Crinieri: First of all, we still think it’s early insofar as the development of the ETF market. There's $2 trillion in assets in U.S. ETFs alone. Goldman Sachs research on the ETF sector concluded that the global ETF market could double in size by 2020. There’s significant room for growth.

But really, the reason we’re doing it now is that our customers are asking for it. Our clients have asked for these strategies in an ETF wrapper. So we’re responding to demand from our clients.

We also think the market has evolved from the traditional index products to more strategic products that are more leaning toward active management, and that really plays to GSAM’s strengths. Will Goldman remain focused on multifactor approaches? Are you going to consider active ETFs? What comes next?

Crinieri: We intend to have a broad offering of ETFs over time. We’re focusing on the ActiveBeta products right now. We’ve filed for six of those; two are launched already. So there are four additional products to come, including U.S. small-cap, international, Europe and Japan.

We’ve also filed for five liquid alternative strategies, which are hedge fund replication strategies. We have a multistrategy hedge fund replicator, and then four individual hedge fund strategies that we’ve already filed for. And we have a pipeline of other products that we’re working on that have not been filed yet. To clarify, you’re marketing your first ETFs as “ActiveBeta.” How much of these strategies are actively managed?

Crinieri: These strategies are designed by our quant team, who have a lot of experience in this area, but they are 100 percent rules-based. They’re rebalanced on a quarterly basis, so no one’s making investment decisions along the way. It’s really an index-based strategy. Can you tell me a little about your first ETFs?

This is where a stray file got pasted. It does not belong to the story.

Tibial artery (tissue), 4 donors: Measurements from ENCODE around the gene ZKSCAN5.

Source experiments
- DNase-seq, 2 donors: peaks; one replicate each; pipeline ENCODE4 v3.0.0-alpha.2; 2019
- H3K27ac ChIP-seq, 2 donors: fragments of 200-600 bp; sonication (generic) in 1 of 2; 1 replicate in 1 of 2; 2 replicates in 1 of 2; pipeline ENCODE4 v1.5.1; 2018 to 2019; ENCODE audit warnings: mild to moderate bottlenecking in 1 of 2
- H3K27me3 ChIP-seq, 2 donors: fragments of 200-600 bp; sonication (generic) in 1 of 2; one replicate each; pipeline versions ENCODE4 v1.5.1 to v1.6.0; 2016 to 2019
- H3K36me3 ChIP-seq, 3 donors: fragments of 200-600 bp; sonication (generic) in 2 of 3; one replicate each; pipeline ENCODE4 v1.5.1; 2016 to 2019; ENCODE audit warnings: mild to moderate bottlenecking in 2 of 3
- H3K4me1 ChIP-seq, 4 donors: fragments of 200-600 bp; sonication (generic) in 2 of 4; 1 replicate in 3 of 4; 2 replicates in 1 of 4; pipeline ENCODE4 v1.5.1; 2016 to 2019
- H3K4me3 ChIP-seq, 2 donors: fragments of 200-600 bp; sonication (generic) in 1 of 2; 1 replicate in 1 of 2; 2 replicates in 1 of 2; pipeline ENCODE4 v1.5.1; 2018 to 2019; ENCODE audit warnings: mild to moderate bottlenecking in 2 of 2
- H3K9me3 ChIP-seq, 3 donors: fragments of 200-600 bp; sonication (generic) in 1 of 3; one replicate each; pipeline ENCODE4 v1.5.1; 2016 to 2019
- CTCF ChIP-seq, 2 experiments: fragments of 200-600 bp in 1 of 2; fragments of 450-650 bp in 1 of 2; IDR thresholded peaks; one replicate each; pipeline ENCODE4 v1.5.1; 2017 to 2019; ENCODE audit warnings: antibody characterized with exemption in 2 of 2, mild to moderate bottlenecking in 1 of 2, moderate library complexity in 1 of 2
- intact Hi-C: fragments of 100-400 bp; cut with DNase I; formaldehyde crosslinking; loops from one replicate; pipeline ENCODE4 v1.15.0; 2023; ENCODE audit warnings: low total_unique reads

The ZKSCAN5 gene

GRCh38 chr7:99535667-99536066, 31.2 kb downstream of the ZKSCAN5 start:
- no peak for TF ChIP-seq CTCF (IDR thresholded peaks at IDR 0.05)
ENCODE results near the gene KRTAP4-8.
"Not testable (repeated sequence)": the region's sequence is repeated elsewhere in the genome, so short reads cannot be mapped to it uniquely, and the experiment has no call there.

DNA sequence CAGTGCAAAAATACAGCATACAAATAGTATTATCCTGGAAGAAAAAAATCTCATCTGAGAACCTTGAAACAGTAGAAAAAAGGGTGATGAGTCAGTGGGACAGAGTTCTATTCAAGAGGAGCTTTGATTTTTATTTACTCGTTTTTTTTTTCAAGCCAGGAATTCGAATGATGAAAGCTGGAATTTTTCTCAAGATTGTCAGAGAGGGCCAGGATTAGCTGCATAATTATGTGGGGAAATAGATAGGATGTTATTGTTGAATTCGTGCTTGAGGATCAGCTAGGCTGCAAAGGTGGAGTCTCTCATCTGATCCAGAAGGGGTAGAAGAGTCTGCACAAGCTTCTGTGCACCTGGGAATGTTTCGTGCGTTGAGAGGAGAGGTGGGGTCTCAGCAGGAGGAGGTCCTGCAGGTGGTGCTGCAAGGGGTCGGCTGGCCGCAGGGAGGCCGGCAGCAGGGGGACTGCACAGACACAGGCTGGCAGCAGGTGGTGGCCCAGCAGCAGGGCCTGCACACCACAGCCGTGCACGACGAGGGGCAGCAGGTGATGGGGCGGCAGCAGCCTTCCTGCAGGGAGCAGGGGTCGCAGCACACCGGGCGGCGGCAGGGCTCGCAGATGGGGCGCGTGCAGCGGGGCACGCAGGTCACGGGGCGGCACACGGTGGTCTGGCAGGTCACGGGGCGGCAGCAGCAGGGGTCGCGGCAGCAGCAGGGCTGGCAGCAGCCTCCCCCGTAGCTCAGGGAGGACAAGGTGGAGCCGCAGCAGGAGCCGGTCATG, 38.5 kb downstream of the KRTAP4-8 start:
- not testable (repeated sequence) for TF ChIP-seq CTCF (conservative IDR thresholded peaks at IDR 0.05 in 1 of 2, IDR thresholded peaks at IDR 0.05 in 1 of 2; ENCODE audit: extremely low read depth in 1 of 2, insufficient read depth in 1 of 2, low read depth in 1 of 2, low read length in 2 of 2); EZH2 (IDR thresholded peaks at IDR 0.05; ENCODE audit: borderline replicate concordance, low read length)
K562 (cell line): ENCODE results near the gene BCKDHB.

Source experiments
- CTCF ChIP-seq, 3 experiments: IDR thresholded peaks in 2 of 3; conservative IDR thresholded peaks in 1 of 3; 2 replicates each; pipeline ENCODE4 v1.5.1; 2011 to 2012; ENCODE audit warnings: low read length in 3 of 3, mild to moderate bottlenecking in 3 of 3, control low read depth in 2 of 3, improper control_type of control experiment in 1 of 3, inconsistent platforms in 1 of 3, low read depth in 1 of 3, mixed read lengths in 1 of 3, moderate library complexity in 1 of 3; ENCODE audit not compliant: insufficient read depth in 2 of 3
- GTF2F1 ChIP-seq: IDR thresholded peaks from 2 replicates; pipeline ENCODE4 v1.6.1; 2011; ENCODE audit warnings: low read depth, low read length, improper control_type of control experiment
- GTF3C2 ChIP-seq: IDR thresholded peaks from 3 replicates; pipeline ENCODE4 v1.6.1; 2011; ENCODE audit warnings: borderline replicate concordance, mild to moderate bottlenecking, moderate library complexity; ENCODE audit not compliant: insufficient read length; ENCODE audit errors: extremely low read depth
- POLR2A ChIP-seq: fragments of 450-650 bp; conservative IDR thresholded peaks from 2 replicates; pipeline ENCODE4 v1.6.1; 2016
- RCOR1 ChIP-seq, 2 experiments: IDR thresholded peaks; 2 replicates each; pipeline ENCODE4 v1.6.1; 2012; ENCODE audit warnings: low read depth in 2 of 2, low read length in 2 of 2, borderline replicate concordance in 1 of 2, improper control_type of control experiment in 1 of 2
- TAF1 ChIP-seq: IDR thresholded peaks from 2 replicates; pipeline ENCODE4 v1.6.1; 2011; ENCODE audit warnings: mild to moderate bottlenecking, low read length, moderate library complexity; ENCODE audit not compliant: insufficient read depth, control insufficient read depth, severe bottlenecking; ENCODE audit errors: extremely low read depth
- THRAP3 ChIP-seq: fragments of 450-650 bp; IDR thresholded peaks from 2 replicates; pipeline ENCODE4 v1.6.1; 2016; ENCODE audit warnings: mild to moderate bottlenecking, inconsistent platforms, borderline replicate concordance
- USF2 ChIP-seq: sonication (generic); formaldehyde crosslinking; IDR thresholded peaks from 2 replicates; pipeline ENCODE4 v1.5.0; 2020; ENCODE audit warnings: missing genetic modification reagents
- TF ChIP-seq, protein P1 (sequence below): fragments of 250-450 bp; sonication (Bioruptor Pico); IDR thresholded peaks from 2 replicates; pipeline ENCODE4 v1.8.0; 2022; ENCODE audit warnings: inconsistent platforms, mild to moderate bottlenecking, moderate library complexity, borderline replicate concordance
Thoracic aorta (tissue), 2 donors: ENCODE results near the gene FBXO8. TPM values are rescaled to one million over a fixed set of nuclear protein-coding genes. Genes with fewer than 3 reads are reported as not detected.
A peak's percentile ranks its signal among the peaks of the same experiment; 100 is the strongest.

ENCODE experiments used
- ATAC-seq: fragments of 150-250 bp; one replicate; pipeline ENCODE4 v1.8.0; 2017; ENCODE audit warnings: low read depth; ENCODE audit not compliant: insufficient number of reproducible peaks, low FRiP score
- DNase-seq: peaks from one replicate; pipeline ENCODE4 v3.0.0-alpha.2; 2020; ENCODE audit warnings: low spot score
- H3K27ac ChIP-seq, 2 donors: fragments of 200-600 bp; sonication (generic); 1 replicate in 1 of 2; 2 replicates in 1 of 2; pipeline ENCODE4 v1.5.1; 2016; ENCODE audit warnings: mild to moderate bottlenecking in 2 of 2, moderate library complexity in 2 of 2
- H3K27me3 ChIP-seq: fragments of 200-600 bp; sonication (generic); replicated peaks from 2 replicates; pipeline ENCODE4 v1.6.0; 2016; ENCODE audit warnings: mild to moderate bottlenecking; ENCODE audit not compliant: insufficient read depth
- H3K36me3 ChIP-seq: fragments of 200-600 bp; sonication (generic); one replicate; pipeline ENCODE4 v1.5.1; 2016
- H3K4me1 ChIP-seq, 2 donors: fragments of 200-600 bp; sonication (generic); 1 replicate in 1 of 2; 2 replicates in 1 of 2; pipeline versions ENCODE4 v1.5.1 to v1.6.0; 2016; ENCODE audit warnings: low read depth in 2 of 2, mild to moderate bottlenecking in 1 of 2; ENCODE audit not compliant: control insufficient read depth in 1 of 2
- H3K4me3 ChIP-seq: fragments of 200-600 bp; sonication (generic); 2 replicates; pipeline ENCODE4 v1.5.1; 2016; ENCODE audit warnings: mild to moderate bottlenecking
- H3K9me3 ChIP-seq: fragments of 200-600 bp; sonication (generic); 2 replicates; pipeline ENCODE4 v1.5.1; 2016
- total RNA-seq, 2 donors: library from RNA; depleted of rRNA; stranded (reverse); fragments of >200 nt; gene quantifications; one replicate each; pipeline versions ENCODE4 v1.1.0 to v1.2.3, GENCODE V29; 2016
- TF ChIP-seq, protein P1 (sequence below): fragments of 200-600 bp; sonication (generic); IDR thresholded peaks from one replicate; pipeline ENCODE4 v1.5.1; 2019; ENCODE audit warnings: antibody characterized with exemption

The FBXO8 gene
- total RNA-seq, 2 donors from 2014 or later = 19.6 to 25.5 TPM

Crinieri: We launched GSLC (the Goldman Sachs ActiveBeta U.S. Large Cap Equity) on Sept. 21, priced at 9 bps—very competitive to products in the traditional beta space. This strategy works very well over long periods of time, but also over different geographies.

We apply this strategy to the emerging markets in our Emerging Markets Equity (GEM), which we launched on Sept. 21, just as we apply it to U.S. stocks with very interesting results. This is a great way for investors to think about outperforming the market when it comes to their emerging market allocation at a competitive price.

We’re obviously going through a period of volatility, especially in the emerging markets, but what we’re hearing from clients is that they’re looking for new opportunities in the space, so it’s an interesting time to be bringing a new alternative to the market. What do you think will be the most difficult thing for Goldman to get traction in the ETF market?

Crinieri: We really think we’re very well-positioned. We have interesting strategies. We’re a well-known asset manager and have a great distribution team that can really help get the word out to our investors. We’re pretty excited about the opportunities.

Contact Cinthia Murphy at [email protected].

Cinthia Murphy is head of digital experience, advocating for the user in all that does. She previously served as managing editor and writer for, specializing in ETF content and multimedia. Cinthia’s experience includes time at Dow Jones and former BridgeNews, covering commodity futures markets in Chicago and Brazil equities in Sao Paulo. She has a bachelor’s degree in journalism from the University of Missouri-Columbia.